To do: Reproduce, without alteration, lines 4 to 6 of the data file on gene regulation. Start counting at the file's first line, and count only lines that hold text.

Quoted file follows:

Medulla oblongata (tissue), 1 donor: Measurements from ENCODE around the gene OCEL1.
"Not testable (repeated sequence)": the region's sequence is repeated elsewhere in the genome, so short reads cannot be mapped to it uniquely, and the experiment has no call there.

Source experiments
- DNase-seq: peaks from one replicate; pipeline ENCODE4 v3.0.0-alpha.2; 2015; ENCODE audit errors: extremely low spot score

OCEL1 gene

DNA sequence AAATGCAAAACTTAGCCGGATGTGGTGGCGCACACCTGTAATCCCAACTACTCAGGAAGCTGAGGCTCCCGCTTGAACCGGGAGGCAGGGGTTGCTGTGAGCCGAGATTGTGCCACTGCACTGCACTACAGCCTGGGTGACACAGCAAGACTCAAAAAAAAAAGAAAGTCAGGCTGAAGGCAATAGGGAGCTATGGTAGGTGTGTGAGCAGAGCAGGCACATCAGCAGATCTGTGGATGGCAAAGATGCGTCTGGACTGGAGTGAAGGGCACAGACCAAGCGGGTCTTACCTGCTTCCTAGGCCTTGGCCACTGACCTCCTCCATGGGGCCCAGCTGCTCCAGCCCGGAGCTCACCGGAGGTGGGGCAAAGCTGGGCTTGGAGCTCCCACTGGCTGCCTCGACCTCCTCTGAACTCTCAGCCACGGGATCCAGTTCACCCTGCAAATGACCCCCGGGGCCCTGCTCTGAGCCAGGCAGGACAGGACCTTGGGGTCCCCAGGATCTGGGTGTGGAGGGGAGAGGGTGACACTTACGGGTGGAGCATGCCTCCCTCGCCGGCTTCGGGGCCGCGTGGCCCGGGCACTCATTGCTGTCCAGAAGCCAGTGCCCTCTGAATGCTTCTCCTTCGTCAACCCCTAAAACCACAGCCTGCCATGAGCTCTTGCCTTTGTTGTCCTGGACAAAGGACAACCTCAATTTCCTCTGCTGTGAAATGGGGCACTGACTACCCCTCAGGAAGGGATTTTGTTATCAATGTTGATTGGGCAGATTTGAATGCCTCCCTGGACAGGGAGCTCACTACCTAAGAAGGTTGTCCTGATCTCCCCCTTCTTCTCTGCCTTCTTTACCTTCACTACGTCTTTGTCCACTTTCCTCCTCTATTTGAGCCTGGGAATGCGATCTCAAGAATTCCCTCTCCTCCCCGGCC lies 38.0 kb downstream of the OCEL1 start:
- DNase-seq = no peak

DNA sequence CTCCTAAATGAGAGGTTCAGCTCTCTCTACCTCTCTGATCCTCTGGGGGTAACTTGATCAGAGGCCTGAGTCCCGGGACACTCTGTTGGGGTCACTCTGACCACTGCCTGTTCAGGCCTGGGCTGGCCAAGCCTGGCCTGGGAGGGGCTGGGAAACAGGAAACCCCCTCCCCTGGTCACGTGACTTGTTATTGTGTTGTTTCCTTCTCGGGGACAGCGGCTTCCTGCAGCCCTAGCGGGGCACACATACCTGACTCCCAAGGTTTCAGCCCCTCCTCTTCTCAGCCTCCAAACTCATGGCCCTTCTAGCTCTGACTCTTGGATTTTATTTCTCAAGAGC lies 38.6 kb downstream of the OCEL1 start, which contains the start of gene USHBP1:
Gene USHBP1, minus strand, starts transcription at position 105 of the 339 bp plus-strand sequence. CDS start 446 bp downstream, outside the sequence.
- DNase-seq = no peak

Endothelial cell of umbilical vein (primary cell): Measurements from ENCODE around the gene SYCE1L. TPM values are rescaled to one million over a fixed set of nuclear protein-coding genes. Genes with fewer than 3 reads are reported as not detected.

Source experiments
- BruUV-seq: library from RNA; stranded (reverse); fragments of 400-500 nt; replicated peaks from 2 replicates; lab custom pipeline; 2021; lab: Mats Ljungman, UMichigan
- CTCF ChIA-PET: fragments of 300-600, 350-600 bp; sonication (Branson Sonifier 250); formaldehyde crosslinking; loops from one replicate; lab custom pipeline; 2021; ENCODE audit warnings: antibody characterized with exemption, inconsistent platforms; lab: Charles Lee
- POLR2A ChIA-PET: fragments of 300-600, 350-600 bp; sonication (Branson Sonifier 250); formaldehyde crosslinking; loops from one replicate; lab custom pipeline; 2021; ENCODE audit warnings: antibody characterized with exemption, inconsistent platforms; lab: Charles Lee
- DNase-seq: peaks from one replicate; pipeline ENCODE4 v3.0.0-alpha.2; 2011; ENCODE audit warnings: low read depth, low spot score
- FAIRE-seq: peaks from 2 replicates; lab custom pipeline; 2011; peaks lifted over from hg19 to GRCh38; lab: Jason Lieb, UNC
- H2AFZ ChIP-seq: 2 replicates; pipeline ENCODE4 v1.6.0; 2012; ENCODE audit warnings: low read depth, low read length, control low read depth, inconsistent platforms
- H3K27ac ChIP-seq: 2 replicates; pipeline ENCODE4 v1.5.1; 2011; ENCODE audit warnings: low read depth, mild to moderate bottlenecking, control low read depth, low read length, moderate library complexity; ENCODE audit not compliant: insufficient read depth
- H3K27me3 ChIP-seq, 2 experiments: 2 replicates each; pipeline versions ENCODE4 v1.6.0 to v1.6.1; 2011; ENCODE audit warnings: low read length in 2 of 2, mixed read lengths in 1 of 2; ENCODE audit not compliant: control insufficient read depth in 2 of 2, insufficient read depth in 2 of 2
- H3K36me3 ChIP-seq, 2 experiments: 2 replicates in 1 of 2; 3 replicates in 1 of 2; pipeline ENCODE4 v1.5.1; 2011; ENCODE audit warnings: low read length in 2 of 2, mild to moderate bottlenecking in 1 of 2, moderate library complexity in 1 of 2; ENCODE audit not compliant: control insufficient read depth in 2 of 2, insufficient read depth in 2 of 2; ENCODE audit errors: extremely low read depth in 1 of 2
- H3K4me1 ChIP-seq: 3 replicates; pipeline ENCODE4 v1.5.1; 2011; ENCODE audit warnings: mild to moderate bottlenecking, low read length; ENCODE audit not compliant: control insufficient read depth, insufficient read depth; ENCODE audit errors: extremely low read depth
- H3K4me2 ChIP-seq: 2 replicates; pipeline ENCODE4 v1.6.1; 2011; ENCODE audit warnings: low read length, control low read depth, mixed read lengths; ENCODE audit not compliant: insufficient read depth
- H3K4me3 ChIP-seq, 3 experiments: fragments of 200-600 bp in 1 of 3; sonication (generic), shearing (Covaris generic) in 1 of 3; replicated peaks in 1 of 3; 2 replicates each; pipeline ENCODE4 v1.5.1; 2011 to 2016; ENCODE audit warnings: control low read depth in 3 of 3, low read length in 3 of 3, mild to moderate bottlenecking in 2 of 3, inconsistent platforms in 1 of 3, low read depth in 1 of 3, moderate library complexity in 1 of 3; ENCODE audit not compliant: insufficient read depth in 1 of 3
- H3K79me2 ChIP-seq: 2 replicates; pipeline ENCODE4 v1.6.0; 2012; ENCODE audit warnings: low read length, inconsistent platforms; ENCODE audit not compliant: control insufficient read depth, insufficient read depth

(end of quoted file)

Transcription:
- DNase-seq: peaks from one replicate; pipeline ENCODE4 v3.0.0-alpha.2; 2015; ENCODE audit errors: extremely low spot score

OCEL1 gene

DNA sequence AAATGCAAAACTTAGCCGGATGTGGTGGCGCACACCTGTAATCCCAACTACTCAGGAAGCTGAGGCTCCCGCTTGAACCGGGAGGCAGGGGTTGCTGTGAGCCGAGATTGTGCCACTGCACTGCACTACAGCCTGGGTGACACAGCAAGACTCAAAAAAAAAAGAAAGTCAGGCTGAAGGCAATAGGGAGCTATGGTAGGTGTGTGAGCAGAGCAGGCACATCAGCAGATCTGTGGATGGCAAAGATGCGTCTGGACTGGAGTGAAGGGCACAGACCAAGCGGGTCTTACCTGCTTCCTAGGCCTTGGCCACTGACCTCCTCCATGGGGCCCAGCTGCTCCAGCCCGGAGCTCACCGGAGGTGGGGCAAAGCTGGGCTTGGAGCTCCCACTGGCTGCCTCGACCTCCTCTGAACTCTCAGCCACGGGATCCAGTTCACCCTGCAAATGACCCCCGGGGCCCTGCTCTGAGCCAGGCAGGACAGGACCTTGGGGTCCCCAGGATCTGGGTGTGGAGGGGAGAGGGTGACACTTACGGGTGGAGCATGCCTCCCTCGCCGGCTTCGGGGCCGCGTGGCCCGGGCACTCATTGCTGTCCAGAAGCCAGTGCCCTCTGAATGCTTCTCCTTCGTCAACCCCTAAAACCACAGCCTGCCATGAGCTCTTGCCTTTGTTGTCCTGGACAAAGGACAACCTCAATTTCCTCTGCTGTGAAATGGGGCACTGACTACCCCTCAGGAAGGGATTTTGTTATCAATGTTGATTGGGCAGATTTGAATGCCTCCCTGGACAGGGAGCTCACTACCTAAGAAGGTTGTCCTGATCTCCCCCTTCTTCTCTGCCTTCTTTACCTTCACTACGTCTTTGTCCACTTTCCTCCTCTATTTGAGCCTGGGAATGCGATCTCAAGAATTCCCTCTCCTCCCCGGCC lies 38.0 kb downstream of the OCEL1 start: